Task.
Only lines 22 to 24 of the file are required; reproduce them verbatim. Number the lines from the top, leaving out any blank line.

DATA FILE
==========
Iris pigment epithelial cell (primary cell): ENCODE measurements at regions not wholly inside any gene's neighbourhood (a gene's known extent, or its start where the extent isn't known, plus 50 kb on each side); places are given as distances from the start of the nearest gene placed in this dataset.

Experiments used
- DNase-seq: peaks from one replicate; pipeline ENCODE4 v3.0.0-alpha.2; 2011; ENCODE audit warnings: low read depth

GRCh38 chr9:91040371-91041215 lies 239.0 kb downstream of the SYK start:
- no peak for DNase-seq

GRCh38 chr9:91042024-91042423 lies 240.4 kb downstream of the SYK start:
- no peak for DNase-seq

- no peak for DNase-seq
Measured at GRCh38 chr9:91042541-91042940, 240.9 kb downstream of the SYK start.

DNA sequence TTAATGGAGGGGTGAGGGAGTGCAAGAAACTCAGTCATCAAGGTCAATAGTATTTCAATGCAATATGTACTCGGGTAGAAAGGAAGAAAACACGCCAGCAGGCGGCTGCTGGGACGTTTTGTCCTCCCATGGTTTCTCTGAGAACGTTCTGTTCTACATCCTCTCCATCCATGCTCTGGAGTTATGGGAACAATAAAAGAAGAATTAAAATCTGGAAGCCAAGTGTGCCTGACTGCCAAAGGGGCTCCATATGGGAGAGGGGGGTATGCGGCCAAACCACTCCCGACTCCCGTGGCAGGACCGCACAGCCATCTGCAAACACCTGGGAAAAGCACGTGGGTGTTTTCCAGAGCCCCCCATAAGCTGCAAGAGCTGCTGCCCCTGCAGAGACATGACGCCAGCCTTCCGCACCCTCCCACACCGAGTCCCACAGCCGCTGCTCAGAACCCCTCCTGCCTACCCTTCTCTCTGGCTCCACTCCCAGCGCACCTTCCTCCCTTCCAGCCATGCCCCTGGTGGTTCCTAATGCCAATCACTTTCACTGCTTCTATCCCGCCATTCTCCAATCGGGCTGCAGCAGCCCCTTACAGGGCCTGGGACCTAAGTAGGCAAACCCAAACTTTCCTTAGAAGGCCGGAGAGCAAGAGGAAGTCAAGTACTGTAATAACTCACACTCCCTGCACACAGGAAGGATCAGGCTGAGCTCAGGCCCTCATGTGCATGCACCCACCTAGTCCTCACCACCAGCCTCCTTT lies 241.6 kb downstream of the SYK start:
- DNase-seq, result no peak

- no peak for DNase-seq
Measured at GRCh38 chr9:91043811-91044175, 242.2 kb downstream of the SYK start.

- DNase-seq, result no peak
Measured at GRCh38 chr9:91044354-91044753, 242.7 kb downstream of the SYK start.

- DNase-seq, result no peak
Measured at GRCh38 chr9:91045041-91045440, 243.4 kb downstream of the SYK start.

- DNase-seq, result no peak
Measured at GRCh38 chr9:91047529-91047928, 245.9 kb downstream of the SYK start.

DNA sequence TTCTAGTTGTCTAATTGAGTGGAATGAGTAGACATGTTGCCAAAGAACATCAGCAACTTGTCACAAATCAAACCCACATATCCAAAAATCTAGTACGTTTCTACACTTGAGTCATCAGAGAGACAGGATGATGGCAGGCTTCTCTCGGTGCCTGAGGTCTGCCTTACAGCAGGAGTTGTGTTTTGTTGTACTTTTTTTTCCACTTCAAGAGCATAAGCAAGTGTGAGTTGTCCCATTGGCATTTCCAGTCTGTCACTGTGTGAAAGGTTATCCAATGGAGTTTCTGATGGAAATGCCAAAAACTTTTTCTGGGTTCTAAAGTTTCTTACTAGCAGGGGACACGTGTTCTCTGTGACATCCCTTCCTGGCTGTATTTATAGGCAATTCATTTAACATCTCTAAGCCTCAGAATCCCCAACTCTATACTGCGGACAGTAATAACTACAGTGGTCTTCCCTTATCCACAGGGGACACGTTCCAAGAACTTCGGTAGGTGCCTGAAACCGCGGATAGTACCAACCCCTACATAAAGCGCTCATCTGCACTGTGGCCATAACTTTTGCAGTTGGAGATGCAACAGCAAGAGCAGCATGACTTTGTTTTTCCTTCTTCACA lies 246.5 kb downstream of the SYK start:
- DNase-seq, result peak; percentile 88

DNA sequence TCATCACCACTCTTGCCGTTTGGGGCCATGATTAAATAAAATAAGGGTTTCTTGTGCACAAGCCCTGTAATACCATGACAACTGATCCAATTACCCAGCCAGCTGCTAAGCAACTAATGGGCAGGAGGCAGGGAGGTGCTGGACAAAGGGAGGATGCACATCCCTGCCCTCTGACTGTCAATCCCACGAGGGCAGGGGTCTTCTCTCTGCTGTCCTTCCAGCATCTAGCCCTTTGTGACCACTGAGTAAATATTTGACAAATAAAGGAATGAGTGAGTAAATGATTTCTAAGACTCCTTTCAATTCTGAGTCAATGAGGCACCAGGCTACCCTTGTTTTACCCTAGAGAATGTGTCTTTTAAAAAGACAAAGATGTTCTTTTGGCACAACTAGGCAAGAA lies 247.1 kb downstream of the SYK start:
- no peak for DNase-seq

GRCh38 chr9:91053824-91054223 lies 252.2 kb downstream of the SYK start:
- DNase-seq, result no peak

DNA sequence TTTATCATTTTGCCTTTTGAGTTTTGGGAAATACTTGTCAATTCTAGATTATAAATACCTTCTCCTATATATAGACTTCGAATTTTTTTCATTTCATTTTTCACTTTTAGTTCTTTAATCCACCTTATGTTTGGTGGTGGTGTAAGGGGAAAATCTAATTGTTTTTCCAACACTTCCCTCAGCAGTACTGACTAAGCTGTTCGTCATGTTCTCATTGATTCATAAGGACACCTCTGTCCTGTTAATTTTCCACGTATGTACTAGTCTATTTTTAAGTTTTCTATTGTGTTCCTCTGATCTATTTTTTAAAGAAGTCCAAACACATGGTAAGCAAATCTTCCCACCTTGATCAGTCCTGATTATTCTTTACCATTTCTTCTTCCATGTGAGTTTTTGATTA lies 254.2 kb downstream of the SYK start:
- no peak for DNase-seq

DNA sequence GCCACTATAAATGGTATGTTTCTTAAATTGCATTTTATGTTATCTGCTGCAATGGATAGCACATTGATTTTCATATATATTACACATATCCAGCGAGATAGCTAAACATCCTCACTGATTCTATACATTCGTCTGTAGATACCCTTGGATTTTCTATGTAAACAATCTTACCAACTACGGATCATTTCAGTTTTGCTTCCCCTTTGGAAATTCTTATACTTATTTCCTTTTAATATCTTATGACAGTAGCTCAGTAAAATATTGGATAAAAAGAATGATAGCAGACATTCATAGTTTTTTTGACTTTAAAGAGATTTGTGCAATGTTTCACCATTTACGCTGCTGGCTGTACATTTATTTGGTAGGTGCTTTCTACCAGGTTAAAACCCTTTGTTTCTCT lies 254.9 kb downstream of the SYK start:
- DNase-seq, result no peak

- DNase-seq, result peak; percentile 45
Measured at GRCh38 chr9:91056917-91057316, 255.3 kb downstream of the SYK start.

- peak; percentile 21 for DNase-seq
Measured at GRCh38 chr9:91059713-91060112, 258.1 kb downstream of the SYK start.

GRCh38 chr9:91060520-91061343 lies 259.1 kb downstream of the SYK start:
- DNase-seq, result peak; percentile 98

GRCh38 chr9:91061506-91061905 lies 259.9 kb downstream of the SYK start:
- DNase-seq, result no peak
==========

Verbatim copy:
DNA sequence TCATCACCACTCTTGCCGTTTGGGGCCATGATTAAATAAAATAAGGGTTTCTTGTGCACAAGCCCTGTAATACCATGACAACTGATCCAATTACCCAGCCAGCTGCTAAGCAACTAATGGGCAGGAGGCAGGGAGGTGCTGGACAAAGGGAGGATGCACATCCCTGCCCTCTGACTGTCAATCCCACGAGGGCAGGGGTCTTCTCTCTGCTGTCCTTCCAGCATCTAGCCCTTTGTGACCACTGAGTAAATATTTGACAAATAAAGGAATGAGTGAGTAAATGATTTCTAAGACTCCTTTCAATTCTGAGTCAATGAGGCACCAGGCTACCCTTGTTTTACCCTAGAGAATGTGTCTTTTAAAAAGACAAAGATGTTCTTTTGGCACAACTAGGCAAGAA lies 247.1 kb downstream of the SYK start:
- no peak for DNase-seq

GRCh38 chr9:91053824-91054223 lies 252.2 kb downstream of the SYK start: